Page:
US Faces the Crude Facts On Foreign Oil Imports
Dependence on cheap imports hits domestic producers, alternative fuels
FEW Americans seem to remember the Arab oil embargo in the 1970s, which forced drivers into long gas lines and the economy into a tailspin.
Since then, the country's reliance on foreign oil imports has reached an all-time high and United States' supplies from the Middle East have soared. If the trends continue, analysts say, in 10 years, the US will look abroad for two-thirds of its energy needs.
Pollsters haven't been bothering to survey public opinion on energy security, confirming the lack of concern. ''It dropped off the screen,'' says Andrew Kohut, who runs the Princeton, N.J.-based Times-Mirror Center for the People and the Press. ''We measure things that are on the national agenda,'' he says, ''and we're just not thinking about energy these days.''
Boost US production
At a March 27 hearing, Senate Foreign Relations chairman Jesse Helms (R) of North Carolina, tried to sound the alarm bells as a warning to both American policymakers and consumers: Wean the US public from foreign oil dependence by boosting US domestic energy production. His hearing, Mr. Helms said, would be his most important one of the year.
He heard from Clinton officials and industry analysts, who acknowledged that the abundance of cheap imported oil certainly comes with benefits. For years it has been the single most important depressant on inflation. But its availability has made the extraction of domestic oil prohibitively expensive and has made interest in alternative fuels wane. The increasing appetite for imports is a hazard to US national security, they warned.
Putting the risk into perspective, Assistant Secretary of Defense for Economic Security Joshua Gotbaum referred to current developments in the Middle East. In just the past weeks, two of the region's toughest antagonists have reminded the oil-consuming world how disruptive they can be. Iran's anti-Western government is amassing troops along the Strait of Hormuz, the sea lane through which Gulf oil is transported.
And Iraq, which tried to take over Kuwait's oil fields several years ago, continues to rebuild its military arsenal. Baghdad recently stirred controversy by jailing two Americans who crossed the Kuwaiti border into Iraq. In his recent trip to the region, Defense Secretary William Perry warned of the threat to US national security.
Mr. Gotbaum stressed that an interruption in foreign-oil supplies would not compromise US military preparednesss in the event of war. But he said it would wreak havoc on the nation's economy, because there is minimal domestic capacity to draw on in an emergency.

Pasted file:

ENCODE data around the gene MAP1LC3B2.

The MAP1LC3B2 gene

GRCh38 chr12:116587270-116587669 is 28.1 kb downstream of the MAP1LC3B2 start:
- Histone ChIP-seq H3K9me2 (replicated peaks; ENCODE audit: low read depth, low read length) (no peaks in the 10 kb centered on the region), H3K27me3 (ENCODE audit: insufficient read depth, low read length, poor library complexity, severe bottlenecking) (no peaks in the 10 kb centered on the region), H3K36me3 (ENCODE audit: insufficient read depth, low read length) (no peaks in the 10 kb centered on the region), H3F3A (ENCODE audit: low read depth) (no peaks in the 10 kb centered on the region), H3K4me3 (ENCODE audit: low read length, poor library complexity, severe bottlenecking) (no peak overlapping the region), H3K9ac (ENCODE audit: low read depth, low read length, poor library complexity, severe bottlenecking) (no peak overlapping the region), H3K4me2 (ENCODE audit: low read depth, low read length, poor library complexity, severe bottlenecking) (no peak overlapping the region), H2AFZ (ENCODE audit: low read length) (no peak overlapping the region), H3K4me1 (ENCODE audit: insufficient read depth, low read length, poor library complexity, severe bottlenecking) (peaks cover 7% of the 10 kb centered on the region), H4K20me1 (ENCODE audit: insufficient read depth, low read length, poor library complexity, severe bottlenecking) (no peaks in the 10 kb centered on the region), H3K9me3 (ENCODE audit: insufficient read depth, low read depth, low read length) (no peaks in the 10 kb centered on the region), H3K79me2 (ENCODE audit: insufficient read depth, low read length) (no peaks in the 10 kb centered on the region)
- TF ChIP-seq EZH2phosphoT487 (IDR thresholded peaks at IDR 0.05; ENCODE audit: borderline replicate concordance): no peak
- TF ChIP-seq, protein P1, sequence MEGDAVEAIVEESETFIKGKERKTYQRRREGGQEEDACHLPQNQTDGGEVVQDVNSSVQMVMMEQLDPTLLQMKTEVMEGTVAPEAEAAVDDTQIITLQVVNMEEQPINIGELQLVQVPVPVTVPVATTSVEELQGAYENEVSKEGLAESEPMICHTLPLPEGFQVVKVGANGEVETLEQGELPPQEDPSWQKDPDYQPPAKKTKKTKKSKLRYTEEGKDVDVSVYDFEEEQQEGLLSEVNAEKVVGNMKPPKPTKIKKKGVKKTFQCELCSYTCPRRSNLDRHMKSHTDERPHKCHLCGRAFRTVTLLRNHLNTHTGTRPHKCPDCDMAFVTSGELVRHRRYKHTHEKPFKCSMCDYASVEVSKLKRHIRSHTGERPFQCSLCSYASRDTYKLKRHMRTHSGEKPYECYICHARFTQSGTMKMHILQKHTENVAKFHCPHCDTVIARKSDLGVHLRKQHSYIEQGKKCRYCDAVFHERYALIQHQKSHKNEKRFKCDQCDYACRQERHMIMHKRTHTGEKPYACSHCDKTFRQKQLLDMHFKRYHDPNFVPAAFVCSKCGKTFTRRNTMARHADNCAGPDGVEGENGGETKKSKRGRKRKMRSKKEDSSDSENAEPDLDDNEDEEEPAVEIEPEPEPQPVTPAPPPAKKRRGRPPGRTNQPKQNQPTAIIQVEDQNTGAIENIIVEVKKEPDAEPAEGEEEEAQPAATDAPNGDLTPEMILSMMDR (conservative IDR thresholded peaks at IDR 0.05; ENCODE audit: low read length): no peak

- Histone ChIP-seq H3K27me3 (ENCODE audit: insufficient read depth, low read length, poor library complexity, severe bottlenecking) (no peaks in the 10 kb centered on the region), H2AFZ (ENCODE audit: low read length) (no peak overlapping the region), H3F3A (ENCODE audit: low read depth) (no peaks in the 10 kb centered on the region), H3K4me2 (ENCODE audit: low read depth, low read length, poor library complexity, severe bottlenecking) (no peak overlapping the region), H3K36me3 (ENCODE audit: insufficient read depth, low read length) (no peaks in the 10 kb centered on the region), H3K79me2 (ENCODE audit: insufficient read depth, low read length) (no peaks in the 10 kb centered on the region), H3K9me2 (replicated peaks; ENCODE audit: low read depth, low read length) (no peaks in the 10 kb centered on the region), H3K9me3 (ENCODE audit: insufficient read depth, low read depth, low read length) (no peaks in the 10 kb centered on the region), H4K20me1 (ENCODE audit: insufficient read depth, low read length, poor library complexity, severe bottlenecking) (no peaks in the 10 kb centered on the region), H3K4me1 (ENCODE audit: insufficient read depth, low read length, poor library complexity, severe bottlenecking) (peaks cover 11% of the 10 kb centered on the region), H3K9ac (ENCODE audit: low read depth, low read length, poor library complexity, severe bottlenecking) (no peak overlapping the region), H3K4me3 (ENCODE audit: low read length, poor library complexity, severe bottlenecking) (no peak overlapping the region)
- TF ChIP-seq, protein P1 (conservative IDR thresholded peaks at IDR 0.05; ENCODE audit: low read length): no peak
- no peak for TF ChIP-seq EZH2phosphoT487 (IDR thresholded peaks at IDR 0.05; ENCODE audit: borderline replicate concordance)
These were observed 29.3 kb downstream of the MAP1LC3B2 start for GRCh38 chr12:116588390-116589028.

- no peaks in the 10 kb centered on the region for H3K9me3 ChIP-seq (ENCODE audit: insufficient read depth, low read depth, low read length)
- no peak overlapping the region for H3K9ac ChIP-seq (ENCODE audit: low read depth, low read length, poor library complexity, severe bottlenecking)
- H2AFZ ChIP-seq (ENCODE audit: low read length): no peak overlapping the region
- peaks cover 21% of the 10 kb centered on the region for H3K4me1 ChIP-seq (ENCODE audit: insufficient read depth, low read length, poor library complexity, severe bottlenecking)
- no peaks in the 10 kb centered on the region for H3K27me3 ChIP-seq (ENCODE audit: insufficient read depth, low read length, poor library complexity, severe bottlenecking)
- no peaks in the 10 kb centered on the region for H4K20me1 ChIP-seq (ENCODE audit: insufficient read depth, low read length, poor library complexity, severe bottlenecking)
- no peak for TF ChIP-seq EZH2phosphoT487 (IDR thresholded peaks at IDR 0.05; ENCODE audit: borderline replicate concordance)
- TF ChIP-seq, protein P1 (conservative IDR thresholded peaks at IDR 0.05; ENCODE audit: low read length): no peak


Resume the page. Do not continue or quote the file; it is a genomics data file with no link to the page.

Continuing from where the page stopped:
As prices plummeted since 1985, the US-based oil-and-gas extraction industry contracted, and employment in that sector -- especially in Louisiana and Texas -- reached rock bottom.
The decrease in US oil output means domestic producers ''are closing down 17,000 wells a year,'' says Sen. Nancy Kassebaum (R) of Kansas. ''Once they're plugged, they're gone,'' says Ms. Kassebaum, who is pressing the White House to stimulate domestic production by offering tax breaks.
Other lawmakers accuse the Clinton administration of doing little to avert a possible crisis. A year ago, members of congress from oil- and gas-producing states met with Energy Department officials to recommend ways to jump-start their industries.
Long-term efforts for conservation and greater energy efficiency are laudable, they say, but a plan is needed to step up domestic production. Susan Tierney, the Energy Department's assistant secretary for policy, says her shop is producing a blueprint for beefing up US production. ''We're more likely to give regulatory relief than tax proposals,'' she said of the plan to be released next week.
T. Boone Pickens, president of MESA Inc., says he has a faster solution: concessions to natural gas producers. This, he says, is less costly ''than the imported oil we're importing and ... we have almost 100 years supply. It's cheap, abundant, and domestic.''
But some analysts balk at the prospect of government intervention. The growth in foreign oil dependence through the year 2000 is inevitable, says John Lichtblau, chairman of the Petroleum Industry Research Foundation. That time is necessary to allow for the development of the US natural gas industry, he says, which is already growing at 3 to 4 percent a year. Government mandates to force the use of natural gas vehicles would be an unnecessary cost, he says, especially given the flow of cheap oil from abroad.
Mr. Pickens contends that the US does not have the luxury to wait. ''It almost borders on insanity to believe that we are not going to confronted by a crisis in supply -- it's going to happen. It's the only way our enemy can get to us ... we can't win in a cutoff of the supply of oil if its done in a way that will really damage our economy.''